The Daily Item, Sunbury, PA

October 11, 2013

Garden Bowl adapts to Detroit changes for century

By LAUREN ABDEL
Associated Press

— DETROIT (AP) — Bowling is in Dave Zainea's blood. His family has owned the Garden Bowl on Woodward Avenue in Midtown since 1946. He basically grew up in the alley.

"It's a lifestyle," said Zainea, who has taken over the business with his brother. "It's really been my only job since I was 12."

As Zainea grew up, so did the bowling alley, which has seen the rise and fall and rise again of downtown Detroit.

Now 100 years old, the Garden Bowl is both a bastion of history and a symbol of change. In order to keep the business alive, the Zainea family has had to adapt to the lifestyle, economic and demographic changes in the city.

Opened in 1913, Garden Bowl launched with just 10 lanes and a billiards room before the Zainea family bought it. Now it has 16 lanes, with the second floor converted into a bar, The Magic Stick, where live rock bands perform. They've also added the Majestic Cafe and the Majestic Theatre over the years. It's been a success, helping them branch out and attract more customers.

"You've got to make it fun," said Zainea. "You've got to make it an experience."

After 67 years at the helm, the Zaineas have had a lot of practice creating that experience for their customer base. Dave Zainea and his brother Joe Jr., who is the café's chef, took over after their father Joe, 79, stepped away from day-to-day operations. Joe Zainea still works at the Garden Bowl every week.

Joe Zainea's father Al first bought the Garden Bowl in 1946 when he heard it was available during a poker game. Always one to jump on an opportunity, he went right down to the bowling alley and immediately offered to buy it.

"It was a different age," said Joe Zainea, 79. "Literally there were a million people between here and New Center and they needed somewhere to go for fun."

Their first clientele in the 1940s and 1950s were mostly of Polish, Belgian and Ukranian descent, and Al Zainea urged his son and nephews to learn some words in Polish "to be nice to the customers." He remembers auto workers living in single resident occupant hotels during the week coming into the alley for meals and entertainment. His father would keep a tally of who bought what during the week and would have them pay up on Friday, payday.

Later on, after the 1967 riots when so many of the city's residents fled, the family had to attract a new customer base among the African-American residents. They offered bowling lessons to attract a new crowd and began rock 'n' roll bowling, which up to that point, hadn't been adopted by any other bowling centers in the area.

When those clients started moving out to the suburbs in the 1980s and 1990s, the Zanineas have been working to attract students from nearby Wayne State University and people coming downtown to attend sports games and other events. They bought out the surrounding buildings on the block, which had been abandoned, to boost their image and expand.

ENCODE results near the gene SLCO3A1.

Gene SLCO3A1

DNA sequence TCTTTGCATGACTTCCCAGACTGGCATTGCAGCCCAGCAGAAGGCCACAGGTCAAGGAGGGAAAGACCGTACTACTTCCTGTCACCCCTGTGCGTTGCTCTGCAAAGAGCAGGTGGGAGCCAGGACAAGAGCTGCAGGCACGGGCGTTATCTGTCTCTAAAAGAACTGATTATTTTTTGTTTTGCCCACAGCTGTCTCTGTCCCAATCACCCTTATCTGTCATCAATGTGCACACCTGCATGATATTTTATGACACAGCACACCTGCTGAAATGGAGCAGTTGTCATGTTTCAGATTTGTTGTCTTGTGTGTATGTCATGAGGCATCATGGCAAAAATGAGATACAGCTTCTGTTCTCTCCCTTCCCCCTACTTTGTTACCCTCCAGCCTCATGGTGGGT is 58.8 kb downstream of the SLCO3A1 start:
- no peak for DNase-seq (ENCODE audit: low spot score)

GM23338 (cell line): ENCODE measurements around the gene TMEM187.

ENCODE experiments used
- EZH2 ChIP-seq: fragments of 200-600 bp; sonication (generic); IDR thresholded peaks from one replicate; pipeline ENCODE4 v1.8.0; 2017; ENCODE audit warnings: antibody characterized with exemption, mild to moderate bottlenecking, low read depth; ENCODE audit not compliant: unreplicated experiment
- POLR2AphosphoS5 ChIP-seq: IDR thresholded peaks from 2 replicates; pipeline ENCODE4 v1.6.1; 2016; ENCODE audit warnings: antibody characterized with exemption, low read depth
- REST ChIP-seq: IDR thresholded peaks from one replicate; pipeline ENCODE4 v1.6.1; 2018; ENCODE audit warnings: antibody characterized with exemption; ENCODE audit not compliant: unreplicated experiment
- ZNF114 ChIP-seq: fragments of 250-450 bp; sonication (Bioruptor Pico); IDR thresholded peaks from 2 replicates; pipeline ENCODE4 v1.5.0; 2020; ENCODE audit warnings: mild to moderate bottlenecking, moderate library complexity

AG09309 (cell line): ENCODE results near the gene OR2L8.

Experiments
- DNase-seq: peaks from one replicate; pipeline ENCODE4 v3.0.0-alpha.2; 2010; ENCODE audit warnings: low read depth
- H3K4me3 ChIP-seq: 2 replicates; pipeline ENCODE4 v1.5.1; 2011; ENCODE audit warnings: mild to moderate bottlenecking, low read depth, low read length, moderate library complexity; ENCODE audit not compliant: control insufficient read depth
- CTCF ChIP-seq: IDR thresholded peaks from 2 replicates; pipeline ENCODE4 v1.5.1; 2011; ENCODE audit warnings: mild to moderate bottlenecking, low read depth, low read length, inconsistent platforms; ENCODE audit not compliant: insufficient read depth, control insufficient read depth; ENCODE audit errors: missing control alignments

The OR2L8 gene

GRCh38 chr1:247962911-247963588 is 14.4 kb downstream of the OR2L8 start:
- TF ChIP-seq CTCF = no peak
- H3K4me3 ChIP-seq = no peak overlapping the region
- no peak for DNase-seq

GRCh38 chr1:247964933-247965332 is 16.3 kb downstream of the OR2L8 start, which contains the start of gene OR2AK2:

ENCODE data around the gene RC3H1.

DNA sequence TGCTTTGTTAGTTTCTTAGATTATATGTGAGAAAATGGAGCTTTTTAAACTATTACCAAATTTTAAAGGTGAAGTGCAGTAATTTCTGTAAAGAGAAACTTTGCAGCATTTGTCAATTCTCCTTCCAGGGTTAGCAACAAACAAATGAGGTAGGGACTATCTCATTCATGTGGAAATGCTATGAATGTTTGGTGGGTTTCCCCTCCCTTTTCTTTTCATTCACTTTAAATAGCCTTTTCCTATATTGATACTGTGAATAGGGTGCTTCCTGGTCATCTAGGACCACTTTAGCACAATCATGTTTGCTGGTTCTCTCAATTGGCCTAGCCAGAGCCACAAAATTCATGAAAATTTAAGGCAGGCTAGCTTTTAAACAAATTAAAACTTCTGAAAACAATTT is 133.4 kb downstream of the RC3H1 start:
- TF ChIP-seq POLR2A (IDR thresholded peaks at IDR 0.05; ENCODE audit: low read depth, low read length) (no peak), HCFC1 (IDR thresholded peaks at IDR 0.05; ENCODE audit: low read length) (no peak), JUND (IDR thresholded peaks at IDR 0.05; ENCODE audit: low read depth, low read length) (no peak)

"Many bowling alleys in the burbs are closing because they aren't changing to meet the needs of the new bowler," said Joe Zainea. "The new bowler is young, sophisticated, educated and doesn't want to be tied down to a league for a long season."

Terry Bigham, a spokesman for the United States Bowling Congress, says the Garden Bowl is among a small group of bowling centers that have remained open for a century.

"Obviously it's rare for any business to stay open for 100 years," said Bigham. "When they first started it, they would have been setting pins by hand, the technology has grown up through the years and they would have had to do updates to stay in business."

Navin Field, home of the Detroit Tigers, was only a year old in 1913 when the Garden Bowl was built on Woodward Ave. In those days, bowling, like baseball, was one of the country's most popular diversions. Many Detroiters spent their afternoons taking in a ballgame at Navin Field, then hopping the Woodward trolley to the shiny, new bowling alley for a few frames. Now there are many other sports leagues, there's competition from TV and movies and the web, which means bowling has some competition.

"It's like any other sport, it comes and goes in popularity," said Bigham. "It's been continuing to grow for the last few years after it dropped off a little bit.

According to the USBC, last year 71 million people bowled at least once, making it the number one participation sport in the country. There are more than 70 bowling centers in the tri-county area, according to Scott Barker with the Michigan State USBC. None are as old or as storied as the Garden Bowl.